Duality = anything and everything holds opposing truths.
The 🌎 is both a gigantic body and a smote of dust.
Business is full of dualities. Strength can be a weakness. Weakness can be a strength.
Let’s dig in…
To understand the duality of strength & weakness better let us turn to that famous story of David and Goliath.
Goliath was giant, trained in the arts of traditional combat while David was a common shepherd trained in protecting his flock from wild animals.
At first glance, the conclusion seems obvious - Goliath was as sure to win as the sun was to rise in the east. He had formidable advantages - physical size, strength, years of training, strong armor, weapons of his choice, etcetera.
David just had a sling and a few pebbles. But David won.
Goliath was built and trained for physical confrontation, while David - given his opponents were wild animals like lions who threatened his flock - was used to battling from the distance.
In the end, it was the very ‘strength’ of Goliath that became his greatest weakness. Goliath’s size meant he was an easy target for a crack shot like David.
His armor and weapons slowed him down which made it easier for someone who practiced against animals far quicker.
His deep training for hand combat left him ill-equipped to handle the tiny aerial missile that was a pebble.
Now just replace David and Goliath with Amazon and Walmart respectively.
Walmart vs Amazon
Walmart is perhaps one of the greatest organizations of the 20th century, and Sam Walton has been repeatedly touted by his peers as the greatest retailer who ever lived. Walmart was the outcome of a perfect lollapallooza - an exceptional team led by an intelligent fanatic learning machine who went around decimating rivals.
In the process, Walmart became the largest physical retailer by far in the world with sales growing into hundreds of billions of dollars.
And Amazon came and overtook Walmart in less than two decades. It was not supposed to happen.
And the reason here again was the greatest strength of Walmart - which was its large size backed by its sophisticated systems and extensive physical distribution network.
Given its origins and evolution as an offline retailer, Walmart’s whole organization was designed to maximize the efficiency in physical retail. The system conditioned for so many years to dominate the physical space could not pivot quickly enough to counter the online competitors.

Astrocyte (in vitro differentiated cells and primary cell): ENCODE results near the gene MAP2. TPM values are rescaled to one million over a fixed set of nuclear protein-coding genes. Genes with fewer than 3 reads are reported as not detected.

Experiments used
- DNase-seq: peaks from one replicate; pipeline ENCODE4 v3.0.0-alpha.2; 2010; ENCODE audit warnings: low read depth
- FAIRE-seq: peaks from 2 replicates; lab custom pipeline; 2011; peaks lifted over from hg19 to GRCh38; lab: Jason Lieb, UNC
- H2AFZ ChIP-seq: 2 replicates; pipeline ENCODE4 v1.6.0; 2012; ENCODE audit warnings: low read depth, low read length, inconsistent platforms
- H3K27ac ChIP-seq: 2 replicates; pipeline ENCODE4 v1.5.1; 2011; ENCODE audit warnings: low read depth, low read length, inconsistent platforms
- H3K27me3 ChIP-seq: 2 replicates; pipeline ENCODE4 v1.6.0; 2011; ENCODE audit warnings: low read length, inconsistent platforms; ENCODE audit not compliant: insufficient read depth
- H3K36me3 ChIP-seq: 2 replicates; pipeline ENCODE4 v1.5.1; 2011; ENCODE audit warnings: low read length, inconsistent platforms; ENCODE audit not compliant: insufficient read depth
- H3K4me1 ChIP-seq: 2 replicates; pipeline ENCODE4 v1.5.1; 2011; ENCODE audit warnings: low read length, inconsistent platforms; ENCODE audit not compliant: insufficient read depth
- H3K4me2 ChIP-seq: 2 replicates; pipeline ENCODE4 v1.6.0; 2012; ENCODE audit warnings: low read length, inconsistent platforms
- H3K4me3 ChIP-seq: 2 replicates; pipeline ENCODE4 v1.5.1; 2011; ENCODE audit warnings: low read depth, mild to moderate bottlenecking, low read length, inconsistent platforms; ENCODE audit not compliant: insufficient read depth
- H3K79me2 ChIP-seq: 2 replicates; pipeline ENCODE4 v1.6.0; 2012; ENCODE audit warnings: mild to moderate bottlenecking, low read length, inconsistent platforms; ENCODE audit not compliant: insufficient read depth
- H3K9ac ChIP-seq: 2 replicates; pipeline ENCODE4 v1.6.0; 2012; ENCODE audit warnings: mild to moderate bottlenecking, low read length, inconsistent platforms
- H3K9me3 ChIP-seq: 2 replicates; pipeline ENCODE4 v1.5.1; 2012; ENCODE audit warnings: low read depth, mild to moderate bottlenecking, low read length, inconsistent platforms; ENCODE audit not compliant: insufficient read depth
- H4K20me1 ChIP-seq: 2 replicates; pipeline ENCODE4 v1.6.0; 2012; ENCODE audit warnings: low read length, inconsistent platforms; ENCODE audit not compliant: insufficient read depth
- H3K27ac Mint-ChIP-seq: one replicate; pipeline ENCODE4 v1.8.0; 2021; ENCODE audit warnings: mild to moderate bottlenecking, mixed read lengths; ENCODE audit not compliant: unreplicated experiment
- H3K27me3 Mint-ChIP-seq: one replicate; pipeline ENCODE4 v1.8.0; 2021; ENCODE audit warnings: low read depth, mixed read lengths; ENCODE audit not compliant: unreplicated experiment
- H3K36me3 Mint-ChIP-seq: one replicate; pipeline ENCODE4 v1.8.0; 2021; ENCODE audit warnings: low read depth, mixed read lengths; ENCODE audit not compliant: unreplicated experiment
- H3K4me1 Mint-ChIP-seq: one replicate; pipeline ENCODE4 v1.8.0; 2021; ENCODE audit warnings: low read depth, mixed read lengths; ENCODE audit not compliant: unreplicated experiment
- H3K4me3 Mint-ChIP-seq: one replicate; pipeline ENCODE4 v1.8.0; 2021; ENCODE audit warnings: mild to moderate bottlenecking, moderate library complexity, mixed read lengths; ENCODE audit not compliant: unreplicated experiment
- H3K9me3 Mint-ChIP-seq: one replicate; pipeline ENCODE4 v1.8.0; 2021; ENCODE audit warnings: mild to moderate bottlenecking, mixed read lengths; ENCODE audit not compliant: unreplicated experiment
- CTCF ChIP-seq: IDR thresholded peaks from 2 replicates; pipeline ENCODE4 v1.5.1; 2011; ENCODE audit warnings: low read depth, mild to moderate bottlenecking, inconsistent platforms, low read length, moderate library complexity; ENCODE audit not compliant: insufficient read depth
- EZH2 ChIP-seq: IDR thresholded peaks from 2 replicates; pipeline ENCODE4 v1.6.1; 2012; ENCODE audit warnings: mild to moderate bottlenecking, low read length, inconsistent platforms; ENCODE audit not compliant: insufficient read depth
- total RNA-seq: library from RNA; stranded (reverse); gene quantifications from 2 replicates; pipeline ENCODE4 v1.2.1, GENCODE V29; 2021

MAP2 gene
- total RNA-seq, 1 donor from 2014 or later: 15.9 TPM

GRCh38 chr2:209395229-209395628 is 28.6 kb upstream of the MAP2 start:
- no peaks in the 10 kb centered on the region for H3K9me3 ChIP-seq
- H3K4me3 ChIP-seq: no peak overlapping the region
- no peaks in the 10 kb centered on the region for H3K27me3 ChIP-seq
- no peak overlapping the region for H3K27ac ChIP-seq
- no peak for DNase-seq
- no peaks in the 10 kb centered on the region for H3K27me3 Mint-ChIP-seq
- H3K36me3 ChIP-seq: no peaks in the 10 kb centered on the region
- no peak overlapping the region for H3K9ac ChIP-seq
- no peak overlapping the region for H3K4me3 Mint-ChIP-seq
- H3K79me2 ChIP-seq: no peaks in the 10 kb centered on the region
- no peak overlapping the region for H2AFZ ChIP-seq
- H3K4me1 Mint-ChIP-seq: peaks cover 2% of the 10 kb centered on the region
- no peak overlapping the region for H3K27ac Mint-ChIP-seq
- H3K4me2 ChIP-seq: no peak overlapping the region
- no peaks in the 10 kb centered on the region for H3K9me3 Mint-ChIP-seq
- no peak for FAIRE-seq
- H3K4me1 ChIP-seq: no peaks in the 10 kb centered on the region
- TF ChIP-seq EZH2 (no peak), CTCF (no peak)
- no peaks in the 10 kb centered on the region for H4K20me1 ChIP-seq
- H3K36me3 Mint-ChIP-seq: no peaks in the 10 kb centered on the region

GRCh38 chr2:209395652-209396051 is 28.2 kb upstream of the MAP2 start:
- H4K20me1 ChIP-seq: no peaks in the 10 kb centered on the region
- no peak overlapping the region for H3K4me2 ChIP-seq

The stupendous success in their field of choice itself sowed seeds of their eventual weakening.
Goodbye Britannica Encyclopedia
This story is also paralleled in the rise and fall of Britannica Encyclopedia.
Owning a Britannica was a mark of prestige in the past, it signified wisdom and the books were just beautiful. They were at once storehouses of knowledge and objects of beauty.
The business changed hands a couple of times in the last century but grew steadily to become the most prestigious of the encyclopedias in the world.
The brand was extremely strong (there were brand extensions like atlases and year books), and the organization had shrewdly built a formidable direct sales organization that targeted the aspirations of middle-income families for their children.
The content was updated every four-five years and the direct sales team earned fat commissions by selling the copies to parents who wanted to gift knowledge to their children. The company effectively dominated the market.
It would have been a dream business to own - a 200 year brand, generous margins, remarkable sales force and steady growth. But it pretty much died within a decade. And one need look no farther than its strength to find its weakness.
The strengths that led to the weakness here were the physical nature of their product and their direct sales force.
CD-ROMs decimated the market. While Britannica sold physical copies for $1,500-$2,200 per set (depending on the quality of the binding), CD-ROMs sold for $50-$70.
That was not even the worst part, many CDs were in fact given away for free to promote sales of computers and peripherals. The marginal manufacturing cost of a CD was $1. The marginal manufacturing cost of a Britannica book was $250.
But it gets worse. When Britannica tried selling its own CDs (at a price much higher than the competitors’) it faced a revolt from its biggest strength - its direct sales force.
You see, the salesperson earned a commission of $500-$600 on the printed product. CD-ROMs would have to be sold through a completely different channel and this would eat into their potential commissions.
And so, to appease the sales force, they decided to bundle the CD with the printed product for free. If a customer wanted to buy the CD-ROM alone, they could pay $1,000. We can all guess the outcome to that strategy.
There are many more examples like the above where the venerable became the vulnerable.
Finding Strength In Weakness
And they lead to an interesting thought - if the moat of a business is akin to a chain, then it is only as strong as its weakest strength.
So, then, what is the characteristic that most lends to durability of a business? It’s the willingness and ability to adapt.
As the quote goes, “It is not the strongest of the species that survives, nor the most intelligent that survives. It is the one that is most adaptable to change.”
The past has already come and gone. Strength ebbs and flows like water on the beach. Creative, thoughtful leaders don’t stay weak for long. They adapt to the quickly changing tempo of business and make it look effortless.
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